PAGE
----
• Last, I was encouraged by this funeral to abound in the work of the Lord. However insignificant my little labors are, they are not in vain in the Lord.
Death is swallowed up in victory. Thanks be to God, who gives us the victory through our Lord Jesus Christ!

Wednesday, December 08, 2010

Calvin on the Way in Which We Receive the Grace of Christ


Institutes of the Christian Religion 3.1.1
How do we receive those benefits which the Father bestowed on his only-begotten Son—not for Christ’s own private use, but that he might enrich poor and needy men? First, we must understand that as long as Christ remains outside of us, and we are separated from him, all that he has suffered and done for the salvation of the human race remains useless and of no value for us. Therefore, to share with us what he has received from the Father, he had to become ours and to dwell within us. For this reason, he is called “our Head” [Eph 4:15], and “the first-born among many brethren” [Rom 8:29]. We also, in turn, are said to be “engrafted into him” [Rom 11:17], and to “put on Christ” [Gal 3:27]; for, as I have said, all that he possesses is nothing to us until we grow into one body with him. It is true that we obtain this by faith.

Institutes of the Christian Religion 3.11.1
Christ was given to us by God’s generosity, to be grasped and possessed by us in faith. By partaking of him, we principally receive a double grace: namely, that being reconciled to God through Christ’s blamelessness, we may have in heaven instead of a Judge a gracious Father; and secondly, that sanctified by His Spirit we may cultivate blamelessness and purity of life.

Good Memories, Good Music

Photo from Glen Eyrie website
Last night my wife and I enjoyed a special gift from our church family - the 2010 Music of Christmas concert by the Chamber Orchestra of the Springs and the Colorado Springs Children's Chorale. The event was held in the Great Hall of the Castle at Glen Eyrie.

As my wife and I walked through the chilly night air up to the castle, we remembered that we had not been to a concert together since before we were married. The last time we attended a concert, we walked through the chilly night air of Milwaukee, WI to attend a performance by the Milwaukee Symphony Orchestra. Those memories seem to come from long ago and far away. It was fun to make some new memories and to listen to some wonderful music from Holst, Corelli, Mendelssohn, Handel, Lauridsen, and Rutter.

A hearty thanks to all who gave us the gift of good memories and good music!

Tuesday, December 07, 2010

What Is that Animal?

Economics, in its broadest sense, is all over the news these days, generating as much confusion as clarity. A great deal of the confusion is over what this animal "economics" is. The taxology debates and the resulting public policy squabbles usually leave a scent that we are tempted to identify with a skunk. So, to help clear the air, I'd like to share the best brief definition of economics that I have ever read. I came across it a couple days ago as I read Redeeming Economics by John D. Mueller.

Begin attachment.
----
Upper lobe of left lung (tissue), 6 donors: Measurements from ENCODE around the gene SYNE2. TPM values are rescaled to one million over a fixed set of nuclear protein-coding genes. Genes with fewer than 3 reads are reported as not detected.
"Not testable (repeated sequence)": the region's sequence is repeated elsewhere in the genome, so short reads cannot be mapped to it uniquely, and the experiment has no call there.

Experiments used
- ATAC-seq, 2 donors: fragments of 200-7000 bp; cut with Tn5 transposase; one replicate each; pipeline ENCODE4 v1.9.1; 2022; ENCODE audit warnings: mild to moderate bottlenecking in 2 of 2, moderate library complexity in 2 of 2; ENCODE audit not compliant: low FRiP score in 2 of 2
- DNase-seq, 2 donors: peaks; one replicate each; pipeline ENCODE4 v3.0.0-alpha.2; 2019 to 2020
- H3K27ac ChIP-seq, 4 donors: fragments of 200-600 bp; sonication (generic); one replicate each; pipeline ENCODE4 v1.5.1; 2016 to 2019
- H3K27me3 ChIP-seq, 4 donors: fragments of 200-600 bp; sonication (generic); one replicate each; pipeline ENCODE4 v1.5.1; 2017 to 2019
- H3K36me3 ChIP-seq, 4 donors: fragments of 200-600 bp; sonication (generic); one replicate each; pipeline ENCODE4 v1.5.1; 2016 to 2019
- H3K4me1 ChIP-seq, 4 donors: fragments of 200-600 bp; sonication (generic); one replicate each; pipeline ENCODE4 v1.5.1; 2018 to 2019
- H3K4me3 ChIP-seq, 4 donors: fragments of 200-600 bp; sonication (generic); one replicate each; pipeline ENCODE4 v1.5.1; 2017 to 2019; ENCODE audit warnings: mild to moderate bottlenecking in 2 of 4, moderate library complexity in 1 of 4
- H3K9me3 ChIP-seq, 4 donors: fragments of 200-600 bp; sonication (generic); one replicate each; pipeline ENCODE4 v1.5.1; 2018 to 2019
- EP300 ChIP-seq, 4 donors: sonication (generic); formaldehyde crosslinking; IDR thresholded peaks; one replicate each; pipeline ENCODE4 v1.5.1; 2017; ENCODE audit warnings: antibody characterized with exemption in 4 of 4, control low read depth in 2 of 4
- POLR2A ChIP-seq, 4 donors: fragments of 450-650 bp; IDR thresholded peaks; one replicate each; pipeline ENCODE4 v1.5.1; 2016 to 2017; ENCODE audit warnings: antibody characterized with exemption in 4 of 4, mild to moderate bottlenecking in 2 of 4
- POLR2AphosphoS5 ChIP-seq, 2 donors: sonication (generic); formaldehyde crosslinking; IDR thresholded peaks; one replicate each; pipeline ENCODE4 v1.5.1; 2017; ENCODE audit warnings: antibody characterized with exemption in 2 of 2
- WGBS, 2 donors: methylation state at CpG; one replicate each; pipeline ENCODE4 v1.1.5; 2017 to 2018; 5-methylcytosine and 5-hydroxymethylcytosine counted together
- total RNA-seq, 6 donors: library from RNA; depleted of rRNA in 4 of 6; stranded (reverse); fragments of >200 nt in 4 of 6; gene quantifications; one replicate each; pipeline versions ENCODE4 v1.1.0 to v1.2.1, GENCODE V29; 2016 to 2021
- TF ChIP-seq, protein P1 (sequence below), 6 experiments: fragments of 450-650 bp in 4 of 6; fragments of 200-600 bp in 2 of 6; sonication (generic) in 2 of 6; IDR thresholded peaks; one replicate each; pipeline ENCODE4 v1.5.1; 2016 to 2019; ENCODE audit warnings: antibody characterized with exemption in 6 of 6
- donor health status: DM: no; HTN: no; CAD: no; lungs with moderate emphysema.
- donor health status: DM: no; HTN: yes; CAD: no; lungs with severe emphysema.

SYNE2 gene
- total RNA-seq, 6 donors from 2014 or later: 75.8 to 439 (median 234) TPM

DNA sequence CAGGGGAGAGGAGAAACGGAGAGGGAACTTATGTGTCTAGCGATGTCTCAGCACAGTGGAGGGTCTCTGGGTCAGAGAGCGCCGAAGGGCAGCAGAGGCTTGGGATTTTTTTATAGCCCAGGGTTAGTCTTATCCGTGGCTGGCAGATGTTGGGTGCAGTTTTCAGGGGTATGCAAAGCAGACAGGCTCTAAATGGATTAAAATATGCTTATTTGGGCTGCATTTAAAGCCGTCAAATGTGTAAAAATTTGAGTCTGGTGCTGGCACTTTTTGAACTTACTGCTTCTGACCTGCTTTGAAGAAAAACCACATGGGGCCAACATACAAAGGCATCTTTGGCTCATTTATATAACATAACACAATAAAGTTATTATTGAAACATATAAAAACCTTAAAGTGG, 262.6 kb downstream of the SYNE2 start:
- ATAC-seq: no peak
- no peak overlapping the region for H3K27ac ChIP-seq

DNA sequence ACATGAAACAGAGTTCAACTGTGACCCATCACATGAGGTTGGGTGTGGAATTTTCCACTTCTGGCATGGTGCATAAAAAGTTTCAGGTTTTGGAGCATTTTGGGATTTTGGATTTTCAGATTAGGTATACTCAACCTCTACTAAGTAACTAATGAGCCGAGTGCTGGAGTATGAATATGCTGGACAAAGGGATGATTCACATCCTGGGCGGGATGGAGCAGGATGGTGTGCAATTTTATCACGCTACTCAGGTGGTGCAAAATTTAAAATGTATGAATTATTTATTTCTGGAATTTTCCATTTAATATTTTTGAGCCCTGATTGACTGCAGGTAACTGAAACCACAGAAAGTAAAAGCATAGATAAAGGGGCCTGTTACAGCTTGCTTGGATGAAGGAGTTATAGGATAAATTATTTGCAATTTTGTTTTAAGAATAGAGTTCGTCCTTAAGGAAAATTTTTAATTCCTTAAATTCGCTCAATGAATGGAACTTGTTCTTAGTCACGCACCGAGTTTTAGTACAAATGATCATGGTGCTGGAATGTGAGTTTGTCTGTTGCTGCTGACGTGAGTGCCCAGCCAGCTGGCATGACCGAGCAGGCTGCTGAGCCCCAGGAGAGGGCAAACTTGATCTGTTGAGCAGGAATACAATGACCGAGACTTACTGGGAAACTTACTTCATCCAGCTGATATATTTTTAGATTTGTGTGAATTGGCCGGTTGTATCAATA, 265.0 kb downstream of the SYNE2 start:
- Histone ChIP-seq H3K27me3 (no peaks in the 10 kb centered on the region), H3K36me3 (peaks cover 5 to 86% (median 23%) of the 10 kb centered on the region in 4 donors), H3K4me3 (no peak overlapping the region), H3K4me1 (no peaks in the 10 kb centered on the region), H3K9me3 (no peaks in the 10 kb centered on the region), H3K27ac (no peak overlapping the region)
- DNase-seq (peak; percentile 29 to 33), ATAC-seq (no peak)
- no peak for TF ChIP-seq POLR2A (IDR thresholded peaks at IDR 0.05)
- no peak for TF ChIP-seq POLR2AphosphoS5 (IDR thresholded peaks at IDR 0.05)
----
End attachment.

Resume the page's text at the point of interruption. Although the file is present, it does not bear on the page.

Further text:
"Economics is essentially a theory of providence."

Understanding economics is based on knowing God and knowing ourselves. This animal "economics" turns out to be a a study of the featherless biped Man in his relationships with God and others. So Jesus' command to love the Lord our God and to love our neighbor turns out to be at the heart of economics. If we leave that out, we have misidentified the animal.

Saturday, December 04, 2010

The Supreme Gift

At Christmas time in our society, many people begin thinking about giving gifts to one another. This gift-giving finds its source in the supreme gift from God. But this supreme gift is not what many people, even many Christians, think it is. Many Christians celebrate the supreme gift as God giving his Son Jesus to us. This is certainly a wonderful gift, but it actually comes from a greater gift. You see, God the Father loves his Son and gives to him a host of people to whom the Son will give eternal life. The Son gives his people eternal life by giving himself for them. God the Father's gift to us comes from, or is entailed in, his gift to the Son. Join us this Lord's Day to marvel at the sovereign, life-giving love of God!

Songs
O Come, All Ye Faithful (#88)
Joy to the World (#92)
And Can It Be? (#335)
Amazing Grace (#247)
Chosen of God (#290)

Scripture Reading
Old Testament: Genesis 18; Psalm 29
New Testament: Matthew 12:1-21

Sermon
All That the Father Gives Me: God's Sovereign Grace in Salvation - John 6:35-51

Friday, December 03, 2010

A Tribute

L.A. Times writer David Zucchino has published a tribute to Dale. You can read it here.

Wednesday, December 01, 2010

Arguing with God

I went to the place of public worship, lifting up my heart to God for assistance and grace, in my great work; and God was gracious to me, helping me to plead with him for holiness, and to use the strongest arguments with him, drawn from the incarnation and sufferings of Christ, for this very end, that men might be made holy.

David Brainerd, Lord's Day, October 14, 1744